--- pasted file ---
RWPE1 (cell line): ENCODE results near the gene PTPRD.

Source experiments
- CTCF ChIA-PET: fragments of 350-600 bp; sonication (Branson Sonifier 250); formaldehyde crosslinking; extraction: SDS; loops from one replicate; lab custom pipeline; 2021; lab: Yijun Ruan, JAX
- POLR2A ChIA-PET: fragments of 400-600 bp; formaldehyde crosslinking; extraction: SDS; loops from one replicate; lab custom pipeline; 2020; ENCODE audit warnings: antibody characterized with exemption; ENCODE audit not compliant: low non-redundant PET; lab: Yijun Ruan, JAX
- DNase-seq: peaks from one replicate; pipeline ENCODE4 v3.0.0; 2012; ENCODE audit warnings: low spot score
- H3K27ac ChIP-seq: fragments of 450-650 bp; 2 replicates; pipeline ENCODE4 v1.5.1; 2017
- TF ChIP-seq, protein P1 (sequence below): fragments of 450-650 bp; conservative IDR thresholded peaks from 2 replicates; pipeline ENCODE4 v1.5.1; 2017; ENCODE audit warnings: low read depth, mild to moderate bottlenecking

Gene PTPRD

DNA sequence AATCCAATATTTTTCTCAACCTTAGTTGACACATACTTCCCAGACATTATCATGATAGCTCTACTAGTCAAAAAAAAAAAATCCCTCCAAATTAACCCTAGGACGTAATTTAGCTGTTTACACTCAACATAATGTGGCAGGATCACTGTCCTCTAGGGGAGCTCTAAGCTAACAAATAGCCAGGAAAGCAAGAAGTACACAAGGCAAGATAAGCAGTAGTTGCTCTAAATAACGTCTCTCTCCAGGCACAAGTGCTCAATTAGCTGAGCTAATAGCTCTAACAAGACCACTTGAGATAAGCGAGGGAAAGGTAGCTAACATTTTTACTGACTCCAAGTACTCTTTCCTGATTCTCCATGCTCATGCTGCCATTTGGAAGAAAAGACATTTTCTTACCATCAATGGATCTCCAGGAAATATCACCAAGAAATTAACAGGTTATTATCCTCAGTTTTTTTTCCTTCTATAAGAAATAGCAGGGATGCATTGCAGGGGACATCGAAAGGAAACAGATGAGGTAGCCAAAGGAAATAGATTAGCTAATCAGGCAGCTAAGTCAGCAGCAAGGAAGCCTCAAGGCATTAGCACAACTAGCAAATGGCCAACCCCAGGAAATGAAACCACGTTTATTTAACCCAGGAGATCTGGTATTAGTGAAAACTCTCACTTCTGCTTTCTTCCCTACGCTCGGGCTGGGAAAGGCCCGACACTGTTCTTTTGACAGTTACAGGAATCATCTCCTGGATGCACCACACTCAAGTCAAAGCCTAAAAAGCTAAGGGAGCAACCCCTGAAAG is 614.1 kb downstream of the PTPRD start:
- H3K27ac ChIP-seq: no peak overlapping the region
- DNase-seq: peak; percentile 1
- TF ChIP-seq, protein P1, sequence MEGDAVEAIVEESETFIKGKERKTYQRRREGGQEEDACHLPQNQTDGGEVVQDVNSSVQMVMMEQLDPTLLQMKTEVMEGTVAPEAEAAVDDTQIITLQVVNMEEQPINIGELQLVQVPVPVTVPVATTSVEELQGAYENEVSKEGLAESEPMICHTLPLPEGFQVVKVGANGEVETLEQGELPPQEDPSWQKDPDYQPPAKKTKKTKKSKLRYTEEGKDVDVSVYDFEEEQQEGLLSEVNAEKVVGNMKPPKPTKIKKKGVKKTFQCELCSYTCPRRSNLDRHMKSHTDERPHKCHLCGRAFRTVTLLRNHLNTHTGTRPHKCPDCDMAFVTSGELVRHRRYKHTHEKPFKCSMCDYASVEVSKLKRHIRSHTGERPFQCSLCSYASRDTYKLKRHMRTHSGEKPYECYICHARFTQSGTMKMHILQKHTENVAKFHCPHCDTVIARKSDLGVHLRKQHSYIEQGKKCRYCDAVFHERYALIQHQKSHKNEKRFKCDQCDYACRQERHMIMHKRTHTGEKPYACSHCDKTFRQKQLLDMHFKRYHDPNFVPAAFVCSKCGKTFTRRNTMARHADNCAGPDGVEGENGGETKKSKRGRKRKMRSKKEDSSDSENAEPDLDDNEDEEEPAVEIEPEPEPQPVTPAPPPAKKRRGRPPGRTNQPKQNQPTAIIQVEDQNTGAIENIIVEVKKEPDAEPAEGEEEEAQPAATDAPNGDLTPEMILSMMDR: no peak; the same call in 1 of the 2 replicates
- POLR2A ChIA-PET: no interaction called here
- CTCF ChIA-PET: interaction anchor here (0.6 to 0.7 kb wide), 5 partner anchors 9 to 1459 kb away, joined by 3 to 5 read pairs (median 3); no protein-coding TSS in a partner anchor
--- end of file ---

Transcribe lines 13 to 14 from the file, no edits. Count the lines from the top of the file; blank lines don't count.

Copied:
- POLR2A ChIA-PET: no interaction called here
- CTCF ChIA-PET: interaction anchor here (0.6 to 0.7 kb wide), 5 partner anchors 9 to 1459 kb away, joined by 3 to 5 read pairs (median 3); no protein-coding TSS in a partner anchor